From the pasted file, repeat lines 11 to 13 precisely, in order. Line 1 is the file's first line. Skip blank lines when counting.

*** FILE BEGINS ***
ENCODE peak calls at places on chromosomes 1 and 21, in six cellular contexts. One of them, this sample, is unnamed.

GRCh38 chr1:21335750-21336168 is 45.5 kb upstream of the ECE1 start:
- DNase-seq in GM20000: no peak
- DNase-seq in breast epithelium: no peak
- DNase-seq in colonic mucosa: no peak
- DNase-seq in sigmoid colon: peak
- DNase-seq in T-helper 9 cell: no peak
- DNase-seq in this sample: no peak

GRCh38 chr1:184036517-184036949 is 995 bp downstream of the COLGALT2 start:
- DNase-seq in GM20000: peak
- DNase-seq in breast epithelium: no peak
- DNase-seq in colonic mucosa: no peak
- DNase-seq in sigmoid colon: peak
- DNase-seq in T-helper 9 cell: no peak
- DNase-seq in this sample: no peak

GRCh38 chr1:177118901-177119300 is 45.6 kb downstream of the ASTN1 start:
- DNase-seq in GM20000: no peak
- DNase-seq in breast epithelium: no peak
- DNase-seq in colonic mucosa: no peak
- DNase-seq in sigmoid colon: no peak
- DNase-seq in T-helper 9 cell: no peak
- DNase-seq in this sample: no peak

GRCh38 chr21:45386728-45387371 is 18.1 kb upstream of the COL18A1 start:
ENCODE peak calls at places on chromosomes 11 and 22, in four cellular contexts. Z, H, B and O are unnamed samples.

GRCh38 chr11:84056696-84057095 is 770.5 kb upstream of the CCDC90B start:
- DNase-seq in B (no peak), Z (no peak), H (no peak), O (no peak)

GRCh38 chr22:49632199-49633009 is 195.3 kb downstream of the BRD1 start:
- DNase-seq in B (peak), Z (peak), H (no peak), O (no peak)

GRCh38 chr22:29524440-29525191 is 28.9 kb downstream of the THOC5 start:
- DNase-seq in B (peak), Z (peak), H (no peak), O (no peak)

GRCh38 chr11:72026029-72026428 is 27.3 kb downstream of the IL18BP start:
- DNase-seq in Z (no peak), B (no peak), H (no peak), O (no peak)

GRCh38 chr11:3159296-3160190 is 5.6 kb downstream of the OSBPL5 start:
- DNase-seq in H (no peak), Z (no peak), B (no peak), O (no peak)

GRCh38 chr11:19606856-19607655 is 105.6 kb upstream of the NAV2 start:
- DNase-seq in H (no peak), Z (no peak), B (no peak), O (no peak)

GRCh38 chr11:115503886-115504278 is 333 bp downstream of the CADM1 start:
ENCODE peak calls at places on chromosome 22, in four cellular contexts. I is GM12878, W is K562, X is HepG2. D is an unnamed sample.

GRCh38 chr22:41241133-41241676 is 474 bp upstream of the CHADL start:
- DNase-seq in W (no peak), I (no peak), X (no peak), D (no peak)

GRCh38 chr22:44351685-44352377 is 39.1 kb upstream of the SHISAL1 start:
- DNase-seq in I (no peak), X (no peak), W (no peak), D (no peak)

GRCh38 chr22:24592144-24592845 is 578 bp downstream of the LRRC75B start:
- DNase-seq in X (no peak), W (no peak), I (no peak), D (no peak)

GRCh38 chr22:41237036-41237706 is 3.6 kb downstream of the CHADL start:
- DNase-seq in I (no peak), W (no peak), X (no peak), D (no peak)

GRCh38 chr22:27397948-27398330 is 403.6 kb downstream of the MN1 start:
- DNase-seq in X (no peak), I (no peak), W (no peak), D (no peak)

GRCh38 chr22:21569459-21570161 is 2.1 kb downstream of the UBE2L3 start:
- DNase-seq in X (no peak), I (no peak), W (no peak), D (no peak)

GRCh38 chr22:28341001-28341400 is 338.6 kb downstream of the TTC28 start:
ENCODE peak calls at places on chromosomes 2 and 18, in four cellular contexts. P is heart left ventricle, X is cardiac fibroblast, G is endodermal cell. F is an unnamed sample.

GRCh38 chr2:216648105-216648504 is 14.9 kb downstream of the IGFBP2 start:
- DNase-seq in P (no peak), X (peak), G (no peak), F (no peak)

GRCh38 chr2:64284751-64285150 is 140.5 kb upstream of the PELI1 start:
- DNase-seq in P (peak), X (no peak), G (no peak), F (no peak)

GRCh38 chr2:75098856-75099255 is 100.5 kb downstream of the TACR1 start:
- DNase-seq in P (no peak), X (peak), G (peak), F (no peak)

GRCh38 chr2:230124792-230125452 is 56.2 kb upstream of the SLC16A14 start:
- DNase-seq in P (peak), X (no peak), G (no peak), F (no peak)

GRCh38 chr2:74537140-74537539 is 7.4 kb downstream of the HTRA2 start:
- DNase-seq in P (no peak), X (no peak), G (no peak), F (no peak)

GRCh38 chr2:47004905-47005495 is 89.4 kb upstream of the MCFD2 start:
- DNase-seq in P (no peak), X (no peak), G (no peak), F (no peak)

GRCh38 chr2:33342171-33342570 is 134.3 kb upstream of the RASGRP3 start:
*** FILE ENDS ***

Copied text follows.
- DNase-seq in breast epithelium: no peak
- DNase-seq in colonic mucosa: no peak
- DNase-seq in sigmoid colon: peak